We liked the idea of the Oculus Rift being used for more serious applications and realized that there are few augmented reality apps for Oculus; we decided, then, to make one that could benefit people who are in a foreign country and unable to understand the population there as well as deaf people, who cannot hear what people are saying with ease.
How it works
We hooked a PS3 Eye webcam up to our computer and mounted it on the Oculus Rift. From there, we made a C# program that listens for input when you press a button. It listens for whatever language you choose in the program, parses it into text, then sends it off to be translated to whatever language is your native tongue. It is then displayed in a style similar to subtitles in a movie.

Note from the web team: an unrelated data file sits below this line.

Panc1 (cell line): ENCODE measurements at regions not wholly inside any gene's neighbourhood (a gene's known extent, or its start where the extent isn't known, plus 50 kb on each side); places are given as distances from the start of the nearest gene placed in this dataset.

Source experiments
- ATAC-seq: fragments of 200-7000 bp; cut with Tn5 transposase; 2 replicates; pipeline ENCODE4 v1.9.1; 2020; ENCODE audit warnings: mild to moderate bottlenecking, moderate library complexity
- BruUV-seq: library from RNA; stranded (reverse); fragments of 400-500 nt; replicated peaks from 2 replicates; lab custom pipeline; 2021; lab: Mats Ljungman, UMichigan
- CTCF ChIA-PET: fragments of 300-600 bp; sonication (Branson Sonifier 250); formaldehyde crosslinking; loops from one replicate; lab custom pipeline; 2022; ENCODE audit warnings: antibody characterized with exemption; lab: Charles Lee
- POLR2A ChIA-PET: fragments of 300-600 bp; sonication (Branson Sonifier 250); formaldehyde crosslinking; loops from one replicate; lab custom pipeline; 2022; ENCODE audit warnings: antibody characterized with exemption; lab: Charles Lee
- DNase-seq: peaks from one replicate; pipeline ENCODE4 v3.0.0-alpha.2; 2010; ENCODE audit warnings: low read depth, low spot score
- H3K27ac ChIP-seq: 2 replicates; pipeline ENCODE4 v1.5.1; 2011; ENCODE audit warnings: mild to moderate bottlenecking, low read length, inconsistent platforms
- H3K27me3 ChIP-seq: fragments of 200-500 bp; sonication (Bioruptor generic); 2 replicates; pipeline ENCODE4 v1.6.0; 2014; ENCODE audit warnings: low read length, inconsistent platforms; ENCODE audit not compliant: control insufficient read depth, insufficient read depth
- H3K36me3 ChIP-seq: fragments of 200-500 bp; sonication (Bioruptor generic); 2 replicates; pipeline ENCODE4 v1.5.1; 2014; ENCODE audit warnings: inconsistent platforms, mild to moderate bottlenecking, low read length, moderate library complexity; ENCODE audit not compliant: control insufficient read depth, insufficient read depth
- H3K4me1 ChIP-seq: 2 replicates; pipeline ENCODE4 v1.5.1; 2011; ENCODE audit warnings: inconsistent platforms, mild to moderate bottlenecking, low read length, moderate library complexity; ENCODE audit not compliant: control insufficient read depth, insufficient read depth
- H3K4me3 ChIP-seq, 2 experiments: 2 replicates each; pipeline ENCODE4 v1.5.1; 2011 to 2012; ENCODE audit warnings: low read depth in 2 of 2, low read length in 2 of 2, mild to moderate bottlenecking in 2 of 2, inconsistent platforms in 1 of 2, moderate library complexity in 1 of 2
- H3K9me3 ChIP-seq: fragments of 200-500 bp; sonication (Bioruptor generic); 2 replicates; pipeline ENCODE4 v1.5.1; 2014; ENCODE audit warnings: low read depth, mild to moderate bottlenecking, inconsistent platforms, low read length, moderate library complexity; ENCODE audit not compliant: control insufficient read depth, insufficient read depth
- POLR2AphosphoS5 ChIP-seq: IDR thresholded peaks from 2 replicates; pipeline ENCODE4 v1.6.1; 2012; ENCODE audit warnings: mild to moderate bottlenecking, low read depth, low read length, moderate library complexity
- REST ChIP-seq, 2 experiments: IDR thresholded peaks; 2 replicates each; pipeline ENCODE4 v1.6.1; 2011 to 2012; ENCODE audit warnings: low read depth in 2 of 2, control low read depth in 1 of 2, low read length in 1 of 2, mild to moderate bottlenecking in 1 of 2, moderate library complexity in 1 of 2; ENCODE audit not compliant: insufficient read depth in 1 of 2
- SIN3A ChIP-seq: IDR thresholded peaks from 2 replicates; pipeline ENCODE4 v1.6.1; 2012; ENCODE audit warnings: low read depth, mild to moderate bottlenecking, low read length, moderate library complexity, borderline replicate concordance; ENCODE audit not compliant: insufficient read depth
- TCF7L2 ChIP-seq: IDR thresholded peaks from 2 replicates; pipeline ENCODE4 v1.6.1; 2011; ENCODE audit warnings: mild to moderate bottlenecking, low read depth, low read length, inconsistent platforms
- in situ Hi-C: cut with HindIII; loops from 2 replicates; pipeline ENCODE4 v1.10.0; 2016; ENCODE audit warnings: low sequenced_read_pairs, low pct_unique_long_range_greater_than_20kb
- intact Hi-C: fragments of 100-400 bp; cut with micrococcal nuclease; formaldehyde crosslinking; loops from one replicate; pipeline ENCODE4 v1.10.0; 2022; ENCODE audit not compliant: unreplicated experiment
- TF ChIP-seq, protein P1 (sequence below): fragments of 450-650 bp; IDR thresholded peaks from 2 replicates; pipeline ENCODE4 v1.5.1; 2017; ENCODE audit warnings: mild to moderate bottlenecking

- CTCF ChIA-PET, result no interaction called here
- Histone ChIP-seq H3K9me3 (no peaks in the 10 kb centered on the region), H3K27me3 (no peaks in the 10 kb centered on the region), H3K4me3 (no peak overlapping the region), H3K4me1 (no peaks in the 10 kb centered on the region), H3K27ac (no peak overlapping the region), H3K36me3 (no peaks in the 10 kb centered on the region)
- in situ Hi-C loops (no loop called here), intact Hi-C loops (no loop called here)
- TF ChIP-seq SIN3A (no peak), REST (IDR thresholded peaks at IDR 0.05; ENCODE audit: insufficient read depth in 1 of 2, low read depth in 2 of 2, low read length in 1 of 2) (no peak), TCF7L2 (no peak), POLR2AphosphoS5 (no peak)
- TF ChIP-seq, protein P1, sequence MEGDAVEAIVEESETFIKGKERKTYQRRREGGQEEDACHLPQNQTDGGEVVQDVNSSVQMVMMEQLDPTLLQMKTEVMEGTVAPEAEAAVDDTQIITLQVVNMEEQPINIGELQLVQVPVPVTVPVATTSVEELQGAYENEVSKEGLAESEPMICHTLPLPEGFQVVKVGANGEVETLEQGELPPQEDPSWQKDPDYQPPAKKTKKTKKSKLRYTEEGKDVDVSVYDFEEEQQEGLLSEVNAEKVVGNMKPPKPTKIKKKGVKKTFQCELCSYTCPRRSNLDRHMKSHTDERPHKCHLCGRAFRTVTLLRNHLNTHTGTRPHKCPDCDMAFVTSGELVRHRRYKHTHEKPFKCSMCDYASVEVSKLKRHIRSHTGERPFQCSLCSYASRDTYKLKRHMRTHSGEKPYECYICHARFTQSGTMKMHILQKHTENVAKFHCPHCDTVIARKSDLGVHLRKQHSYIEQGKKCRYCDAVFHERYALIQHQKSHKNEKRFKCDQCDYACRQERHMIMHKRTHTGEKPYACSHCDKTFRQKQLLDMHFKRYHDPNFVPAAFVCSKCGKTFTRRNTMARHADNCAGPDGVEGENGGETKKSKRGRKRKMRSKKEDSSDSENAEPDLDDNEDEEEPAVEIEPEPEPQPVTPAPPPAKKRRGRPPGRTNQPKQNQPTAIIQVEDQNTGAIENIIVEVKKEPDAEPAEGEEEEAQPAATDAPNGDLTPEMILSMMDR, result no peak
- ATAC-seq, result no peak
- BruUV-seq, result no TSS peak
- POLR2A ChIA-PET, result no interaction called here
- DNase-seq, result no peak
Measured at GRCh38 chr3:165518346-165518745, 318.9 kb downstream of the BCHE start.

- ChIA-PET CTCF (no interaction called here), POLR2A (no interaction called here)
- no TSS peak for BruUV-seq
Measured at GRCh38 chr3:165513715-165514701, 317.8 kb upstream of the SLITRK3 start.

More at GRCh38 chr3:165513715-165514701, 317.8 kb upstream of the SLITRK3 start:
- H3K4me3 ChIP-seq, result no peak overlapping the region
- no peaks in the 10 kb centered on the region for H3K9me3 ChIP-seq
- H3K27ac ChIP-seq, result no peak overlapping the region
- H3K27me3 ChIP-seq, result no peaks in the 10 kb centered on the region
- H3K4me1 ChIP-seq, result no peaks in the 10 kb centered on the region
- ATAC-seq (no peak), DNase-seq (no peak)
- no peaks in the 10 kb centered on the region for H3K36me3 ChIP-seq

Challenges I ran into
This was my first time making a Windows 8 Store App. I had never worked with XAML before and there were some quirks with getting the webcam to work. Additionally, Richard had done very little programming with an Oculus Rift or Windows Store Applications, so this was his first major foray into development using these technologies. However, we made sure to get help from others and search diligently to find what we needed to do.
What I learned
I learned a lot about XAML, Richard learned a lot about programming in a hackathon setting, and I learned a fair amount about Speech Recognition and Translation APIs by Bing.
What's next for Convox
The next step for Convox would be to dabble into OCR and translate written foreign words into your native tongue.